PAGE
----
Senate lawmakers failed to pass cybersecurity legislation in 2012, and the bill drafted Sen. Dianne Feinstein, D-Calif., faces an uphill battle to break that trend, reports U.S. News. The Senate Intelligence Committee postponed a markup of Feinstein’s bill that would allow companies to share information about digital threats to help prevent cybersecurity attacks, so senators will have to move fast to address privacy concerns as the upcoming summer recess and election season will slow the lawmaking process.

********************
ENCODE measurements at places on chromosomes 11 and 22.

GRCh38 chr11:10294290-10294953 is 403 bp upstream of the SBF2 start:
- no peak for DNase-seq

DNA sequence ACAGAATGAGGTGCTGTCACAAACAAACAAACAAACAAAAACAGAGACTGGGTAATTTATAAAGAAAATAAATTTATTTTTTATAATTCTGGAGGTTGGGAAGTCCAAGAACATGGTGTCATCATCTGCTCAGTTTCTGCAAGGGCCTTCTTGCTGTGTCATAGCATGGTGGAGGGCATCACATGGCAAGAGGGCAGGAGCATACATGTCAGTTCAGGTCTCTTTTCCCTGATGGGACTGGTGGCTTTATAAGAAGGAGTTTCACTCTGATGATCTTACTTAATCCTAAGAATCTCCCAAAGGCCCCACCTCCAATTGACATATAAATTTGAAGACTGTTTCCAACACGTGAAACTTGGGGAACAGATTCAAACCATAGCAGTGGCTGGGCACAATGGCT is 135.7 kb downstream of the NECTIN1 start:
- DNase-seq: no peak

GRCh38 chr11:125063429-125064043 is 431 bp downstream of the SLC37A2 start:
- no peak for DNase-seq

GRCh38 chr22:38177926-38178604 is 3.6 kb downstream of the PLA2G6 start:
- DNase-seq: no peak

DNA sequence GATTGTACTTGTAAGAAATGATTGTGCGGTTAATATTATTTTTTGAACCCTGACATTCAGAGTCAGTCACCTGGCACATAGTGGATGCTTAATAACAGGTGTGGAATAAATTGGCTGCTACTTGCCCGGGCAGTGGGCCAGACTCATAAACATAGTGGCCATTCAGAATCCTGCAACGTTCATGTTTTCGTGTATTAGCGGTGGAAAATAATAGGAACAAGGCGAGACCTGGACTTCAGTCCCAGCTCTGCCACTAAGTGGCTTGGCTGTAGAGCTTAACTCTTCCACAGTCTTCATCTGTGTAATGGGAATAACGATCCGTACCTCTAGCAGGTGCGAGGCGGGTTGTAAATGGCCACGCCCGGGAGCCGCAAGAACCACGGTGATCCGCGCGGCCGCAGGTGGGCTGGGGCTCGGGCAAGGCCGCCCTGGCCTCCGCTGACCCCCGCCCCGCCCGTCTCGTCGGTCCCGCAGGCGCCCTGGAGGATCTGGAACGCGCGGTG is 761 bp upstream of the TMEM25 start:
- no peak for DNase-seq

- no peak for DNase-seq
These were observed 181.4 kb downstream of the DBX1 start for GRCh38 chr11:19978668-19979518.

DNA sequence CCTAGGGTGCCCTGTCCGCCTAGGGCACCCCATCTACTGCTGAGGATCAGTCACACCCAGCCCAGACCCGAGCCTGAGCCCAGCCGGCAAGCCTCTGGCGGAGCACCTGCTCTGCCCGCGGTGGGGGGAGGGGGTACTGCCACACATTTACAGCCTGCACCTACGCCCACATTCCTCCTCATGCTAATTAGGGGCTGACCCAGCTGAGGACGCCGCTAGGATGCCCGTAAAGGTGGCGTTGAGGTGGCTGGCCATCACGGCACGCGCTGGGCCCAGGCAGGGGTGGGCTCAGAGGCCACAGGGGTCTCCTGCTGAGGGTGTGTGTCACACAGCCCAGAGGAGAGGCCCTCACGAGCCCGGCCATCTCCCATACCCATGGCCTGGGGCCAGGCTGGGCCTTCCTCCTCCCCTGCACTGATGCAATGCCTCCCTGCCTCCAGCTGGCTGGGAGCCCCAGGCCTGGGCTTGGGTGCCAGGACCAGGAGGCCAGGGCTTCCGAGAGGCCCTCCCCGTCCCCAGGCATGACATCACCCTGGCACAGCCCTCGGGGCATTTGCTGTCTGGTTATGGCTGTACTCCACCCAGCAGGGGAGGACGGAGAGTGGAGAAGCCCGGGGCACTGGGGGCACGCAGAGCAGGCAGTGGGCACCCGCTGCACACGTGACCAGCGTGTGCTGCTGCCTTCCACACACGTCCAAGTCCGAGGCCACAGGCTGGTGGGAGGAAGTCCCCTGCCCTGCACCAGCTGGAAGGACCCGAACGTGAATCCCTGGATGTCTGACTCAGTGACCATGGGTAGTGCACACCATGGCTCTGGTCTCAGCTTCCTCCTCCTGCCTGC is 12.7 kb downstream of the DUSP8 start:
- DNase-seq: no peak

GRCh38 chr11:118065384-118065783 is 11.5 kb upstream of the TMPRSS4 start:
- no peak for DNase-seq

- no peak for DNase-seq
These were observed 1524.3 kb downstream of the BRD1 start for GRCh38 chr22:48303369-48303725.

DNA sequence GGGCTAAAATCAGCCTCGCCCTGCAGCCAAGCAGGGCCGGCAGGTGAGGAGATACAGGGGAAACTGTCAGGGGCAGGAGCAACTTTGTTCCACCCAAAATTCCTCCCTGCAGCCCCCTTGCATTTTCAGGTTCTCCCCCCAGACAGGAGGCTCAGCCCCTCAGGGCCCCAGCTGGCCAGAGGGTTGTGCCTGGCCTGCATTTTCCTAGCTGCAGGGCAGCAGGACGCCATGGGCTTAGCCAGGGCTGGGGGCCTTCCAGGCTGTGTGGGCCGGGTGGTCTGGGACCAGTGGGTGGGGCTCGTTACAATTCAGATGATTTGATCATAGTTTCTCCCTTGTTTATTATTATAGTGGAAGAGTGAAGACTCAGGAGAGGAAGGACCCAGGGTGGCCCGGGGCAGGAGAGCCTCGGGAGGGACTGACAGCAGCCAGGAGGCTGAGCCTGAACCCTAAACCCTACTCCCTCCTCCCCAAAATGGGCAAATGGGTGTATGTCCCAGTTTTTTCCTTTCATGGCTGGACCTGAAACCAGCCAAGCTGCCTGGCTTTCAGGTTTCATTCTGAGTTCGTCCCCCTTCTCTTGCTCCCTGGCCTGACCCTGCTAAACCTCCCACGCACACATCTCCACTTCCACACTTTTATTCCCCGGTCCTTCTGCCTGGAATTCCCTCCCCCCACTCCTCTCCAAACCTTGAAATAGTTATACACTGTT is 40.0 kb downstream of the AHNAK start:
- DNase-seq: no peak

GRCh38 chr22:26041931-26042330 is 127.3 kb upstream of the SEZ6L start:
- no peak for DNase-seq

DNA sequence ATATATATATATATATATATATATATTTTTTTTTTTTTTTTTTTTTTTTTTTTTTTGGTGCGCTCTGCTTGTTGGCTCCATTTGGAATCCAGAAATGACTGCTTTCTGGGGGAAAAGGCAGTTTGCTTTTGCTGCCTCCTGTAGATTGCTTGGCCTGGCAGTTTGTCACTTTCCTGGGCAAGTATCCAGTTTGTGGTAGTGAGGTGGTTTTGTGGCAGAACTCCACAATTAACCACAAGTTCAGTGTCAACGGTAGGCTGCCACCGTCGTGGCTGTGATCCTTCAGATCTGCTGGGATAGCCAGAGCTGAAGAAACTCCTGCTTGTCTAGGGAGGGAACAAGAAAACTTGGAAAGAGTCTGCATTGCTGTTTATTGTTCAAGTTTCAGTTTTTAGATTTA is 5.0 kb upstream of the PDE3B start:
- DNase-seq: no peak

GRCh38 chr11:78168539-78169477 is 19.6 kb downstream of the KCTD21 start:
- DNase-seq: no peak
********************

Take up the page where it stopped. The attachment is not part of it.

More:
The White House has long pressured Congress to pass legislation to address gaps in America's cybersecurity. Nearly half of U.S. adults had personal information stolen during the past 12 months, according to a recent study. The Senate bill directs companies to keep personally identifying information from being shared, and directs the attorney general to ensure the government's use of cybersecurity information is limited to appropriate purposes. The legislation also mandates information shared with the federal government must be provided to the Department of Homeland Security and other relevant federal departments, which concerns privacy advocates including the Center for Democracy and Technology.